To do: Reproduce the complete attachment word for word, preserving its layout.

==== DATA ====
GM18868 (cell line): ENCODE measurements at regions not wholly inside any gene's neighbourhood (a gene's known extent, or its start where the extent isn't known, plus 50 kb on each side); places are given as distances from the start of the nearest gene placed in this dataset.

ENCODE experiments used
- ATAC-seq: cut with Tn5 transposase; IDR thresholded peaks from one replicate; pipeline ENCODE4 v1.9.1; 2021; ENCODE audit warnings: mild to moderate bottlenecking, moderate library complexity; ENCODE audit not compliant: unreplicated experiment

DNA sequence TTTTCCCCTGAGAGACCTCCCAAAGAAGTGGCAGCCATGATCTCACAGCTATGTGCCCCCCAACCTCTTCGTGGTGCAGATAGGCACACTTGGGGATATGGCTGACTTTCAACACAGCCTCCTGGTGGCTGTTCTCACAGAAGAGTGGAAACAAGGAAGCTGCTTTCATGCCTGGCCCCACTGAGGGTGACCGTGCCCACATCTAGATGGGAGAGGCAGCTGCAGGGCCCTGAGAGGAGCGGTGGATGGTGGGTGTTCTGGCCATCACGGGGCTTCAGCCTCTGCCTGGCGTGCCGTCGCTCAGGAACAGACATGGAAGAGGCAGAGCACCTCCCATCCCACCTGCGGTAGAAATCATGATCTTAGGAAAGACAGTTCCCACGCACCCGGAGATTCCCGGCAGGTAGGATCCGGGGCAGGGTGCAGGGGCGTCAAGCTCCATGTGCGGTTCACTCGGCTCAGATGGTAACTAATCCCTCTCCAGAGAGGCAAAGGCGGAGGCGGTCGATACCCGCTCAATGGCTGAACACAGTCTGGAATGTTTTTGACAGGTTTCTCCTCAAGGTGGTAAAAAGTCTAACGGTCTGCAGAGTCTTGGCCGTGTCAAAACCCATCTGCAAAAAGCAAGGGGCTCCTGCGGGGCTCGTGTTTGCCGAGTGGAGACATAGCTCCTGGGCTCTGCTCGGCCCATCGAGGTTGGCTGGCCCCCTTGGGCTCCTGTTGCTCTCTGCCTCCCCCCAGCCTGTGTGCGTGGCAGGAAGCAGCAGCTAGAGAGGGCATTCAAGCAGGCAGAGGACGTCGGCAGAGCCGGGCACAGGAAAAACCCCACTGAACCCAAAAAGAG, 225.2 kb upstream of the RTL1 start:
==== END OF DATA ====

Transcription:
GM18868 (cell line): ENCODE measurements at regions not wholly inside any gene's neighbourhood (a gene's known extent, or its start where the extent isn't known, plus 50 kb on each side); places are given as distances from the start of the nearest gene placed in this dataset.

ENCODE experiments used
- ATAC-seq: cut with Tn5 transposase; IDR thresholded peaks from one replicate; pipeline ENCODE4 v1.9.1; 2021; ENCODE audit warnings: mild to moderate bottlenecking, moderate library complexity; ENCODE audit not compliant: unreplicated experiment

DNA sequence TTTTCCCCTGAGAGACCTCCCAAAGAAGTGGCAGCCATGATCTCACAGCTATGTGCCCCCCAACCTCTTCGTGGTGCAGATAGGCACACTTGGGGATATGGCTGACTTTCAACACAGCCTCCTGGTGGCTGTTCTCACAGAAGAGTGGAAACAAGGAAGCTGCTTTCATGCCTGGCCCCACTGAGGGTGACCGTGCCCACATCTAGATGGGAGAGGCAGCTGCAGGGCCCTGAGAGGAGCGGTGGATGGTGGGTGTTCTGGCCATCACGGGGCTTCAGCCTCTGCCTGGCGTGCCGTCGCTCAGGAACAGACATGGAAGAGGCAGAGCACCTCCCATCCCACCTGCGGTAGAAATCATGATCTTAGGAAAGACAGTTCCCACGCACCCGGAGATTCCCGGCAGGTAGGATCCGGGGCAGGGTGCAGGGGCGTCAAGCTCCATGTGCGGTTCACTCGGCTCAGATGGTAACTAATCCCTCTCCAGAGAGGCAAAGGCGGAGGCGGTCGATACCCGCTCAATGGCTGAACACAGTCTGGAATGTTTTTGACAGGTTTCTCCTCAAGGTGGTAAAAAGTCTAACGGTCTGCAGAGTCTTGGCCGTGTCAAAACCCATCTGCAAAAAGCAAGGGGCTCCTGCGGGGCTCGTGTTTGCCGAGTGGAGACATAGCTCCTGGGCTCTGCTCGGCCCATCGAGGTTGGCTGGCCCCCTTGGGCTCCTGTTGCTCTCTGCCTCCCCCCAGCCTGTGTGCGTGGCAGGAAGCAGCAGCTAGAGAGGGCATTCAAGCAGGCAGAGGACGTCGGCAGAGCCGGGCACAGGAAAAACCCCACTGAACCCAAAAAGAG, 225.2 kb upstream of the RTL1 start: